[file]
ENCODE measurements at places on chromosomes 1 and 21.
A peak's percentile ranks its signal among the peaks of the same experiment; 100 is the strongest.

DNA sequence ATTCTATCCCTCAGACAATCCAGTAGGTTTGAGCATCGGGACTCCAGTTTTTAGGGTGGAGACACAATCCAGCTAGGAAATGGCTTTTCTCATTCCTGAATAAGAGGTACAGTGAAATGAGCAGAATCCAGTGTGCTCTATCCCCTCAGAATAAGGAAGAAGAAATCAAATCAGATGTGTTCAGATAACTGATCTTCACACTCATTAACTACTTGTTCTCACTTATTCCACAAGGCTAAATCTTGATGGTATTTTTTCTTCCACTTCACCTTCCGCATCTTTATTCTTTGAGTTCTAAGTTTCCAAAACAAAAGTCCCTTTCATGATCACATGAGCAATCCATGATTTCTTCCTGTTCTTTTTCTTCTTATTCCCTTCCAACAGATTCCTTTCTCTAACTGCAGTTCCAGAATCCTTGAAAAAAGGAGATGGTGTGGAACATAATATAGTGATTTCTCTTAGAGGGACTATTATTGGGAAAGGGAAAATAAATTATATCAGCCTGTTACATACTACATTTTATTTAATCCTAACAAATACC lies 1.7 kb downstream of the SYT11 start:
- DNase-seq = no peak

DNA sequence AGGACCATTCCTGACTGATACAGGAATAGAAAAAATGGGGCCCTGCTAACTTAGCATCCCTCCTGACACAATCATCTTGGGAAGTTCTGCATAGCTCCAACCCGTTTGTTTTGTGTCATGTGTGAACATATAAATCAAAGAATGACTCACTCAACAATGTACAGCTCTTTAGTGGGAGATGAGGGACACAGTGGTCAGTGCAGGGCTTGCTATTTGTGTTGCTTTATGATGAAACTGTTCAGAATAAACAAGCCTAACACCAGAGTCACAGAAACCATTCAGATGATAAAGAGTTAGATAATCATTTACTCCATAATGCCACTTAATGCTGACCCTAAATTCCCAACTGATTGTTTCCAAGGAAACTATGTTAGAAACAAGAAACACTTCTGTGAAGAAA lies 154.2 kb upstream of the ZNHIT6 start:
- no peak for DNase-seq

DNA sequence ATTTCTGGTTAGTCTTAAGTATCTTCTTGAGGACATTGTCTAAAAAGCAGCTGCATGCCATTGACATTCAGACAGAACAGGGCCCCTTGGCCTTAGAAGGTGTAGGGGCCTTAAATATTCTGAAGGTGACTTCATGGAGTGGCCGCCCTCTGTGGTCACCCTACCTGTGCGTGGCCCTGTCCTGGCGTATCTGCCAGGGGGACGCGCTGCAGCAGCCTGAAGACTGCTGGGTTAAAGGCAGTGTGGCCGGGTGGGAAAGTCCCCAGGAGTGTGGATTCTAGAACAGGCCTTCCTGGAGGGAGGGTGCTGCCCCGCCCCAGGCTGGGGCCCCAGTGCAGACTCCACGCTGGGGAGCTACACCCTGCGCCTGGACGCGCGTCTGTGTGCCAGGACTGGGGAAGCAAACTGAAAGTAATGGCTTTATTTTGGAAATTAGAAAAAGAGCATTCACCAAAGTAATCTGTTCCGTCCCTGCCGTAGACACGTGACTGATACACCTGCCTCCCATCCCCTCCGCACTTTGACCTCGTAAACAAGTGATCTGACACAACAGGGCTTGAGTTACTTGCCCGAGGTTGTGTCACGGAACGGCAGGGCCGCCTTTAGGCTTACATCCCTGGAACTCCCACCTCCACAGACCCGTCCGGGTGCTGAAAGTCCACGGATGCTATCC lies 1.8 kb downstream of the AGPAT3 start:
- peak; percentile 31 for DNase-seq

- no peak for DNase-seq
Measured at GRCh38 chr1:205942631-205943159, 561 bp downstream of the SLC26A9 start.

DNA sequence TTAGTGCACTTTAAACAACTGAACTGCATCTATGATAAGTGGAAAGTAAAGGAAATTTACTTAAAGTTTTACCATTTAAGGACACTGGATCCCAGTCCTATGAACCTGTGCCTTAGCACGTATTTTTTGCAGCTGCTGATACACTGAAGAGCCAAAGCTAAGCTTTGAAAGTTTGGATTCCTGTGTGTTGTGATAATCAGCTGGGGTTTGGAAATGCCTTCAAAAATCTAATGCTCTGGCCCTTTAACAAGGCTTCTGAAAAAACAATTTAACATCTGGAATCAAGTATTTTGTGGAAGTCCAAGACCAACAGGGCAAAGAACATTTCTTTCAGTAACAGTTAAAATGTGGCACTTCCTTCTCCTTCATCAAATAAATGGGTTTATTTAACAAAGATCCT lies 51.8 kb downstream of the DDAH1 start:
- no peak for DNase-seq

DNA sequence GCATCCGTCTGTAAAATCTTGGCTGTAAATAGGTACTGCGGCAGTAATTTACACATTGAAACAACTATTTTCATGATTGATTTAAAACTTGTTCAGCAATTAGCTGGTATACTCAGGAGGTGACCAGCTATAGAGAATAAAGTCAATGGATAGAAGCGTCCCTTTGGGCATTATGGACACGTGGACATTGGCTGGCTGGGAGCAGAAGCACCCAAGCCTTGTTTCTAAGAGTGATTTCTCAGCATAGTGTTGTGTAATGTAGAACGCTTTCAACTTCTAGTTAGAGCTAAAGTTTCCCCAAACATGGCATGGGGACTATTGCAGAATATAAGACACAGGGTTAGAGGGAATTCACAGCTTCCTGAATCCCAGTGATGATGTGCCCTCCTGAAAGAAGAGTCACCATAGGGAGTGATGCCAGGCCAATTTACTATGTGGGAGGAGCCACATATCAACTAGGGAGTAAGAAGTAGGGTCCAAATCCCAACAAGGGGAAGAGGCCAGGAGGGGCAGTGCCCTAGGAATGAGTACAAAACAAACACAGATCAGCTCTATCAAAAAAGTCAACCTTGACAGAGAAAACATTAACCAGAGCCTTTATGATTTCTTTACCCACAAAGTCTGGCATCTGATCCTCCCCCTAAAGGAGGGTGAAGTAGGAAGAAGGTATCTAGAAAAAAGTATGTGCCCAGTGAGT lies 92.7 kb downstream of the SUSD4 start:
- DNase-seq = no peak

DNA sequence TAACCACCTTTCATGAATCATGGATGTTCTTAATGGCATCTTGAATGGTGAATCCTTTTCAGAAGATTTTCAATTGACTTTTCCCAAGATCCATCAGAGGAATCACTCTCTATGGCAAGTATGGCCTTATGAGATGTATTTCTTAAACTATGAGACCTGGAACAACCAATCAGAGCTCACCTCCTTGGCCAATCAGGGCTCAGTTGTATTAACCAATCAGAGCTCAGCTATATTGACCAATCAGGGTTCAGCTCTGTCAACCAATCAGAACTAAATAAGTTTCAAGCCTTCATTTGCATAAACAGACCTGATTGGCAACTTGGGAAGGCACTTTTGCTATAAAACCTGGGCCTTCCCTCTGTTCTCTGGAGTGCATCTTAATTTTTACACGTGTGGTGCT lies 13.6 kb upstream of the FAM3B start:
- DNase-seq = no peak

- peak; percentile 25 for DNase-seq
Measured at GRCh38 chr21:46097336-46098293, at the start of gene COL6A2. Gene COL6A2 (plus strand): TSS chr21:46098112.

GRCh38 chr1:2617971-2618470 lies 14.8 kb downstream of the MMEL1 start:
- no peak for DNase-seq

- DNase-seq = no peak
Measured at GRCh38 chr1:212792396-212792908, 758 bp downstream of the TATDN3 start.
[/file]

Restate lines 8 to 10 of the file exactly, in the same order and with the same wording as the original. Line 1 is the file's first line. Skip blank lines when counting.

- peak; percentile 31 for DNase-seq

- no peak for DNase-seq
Measured at GRCh38 chr1:205942631-205943159, 561 bp downstream of the SLC26A9 start.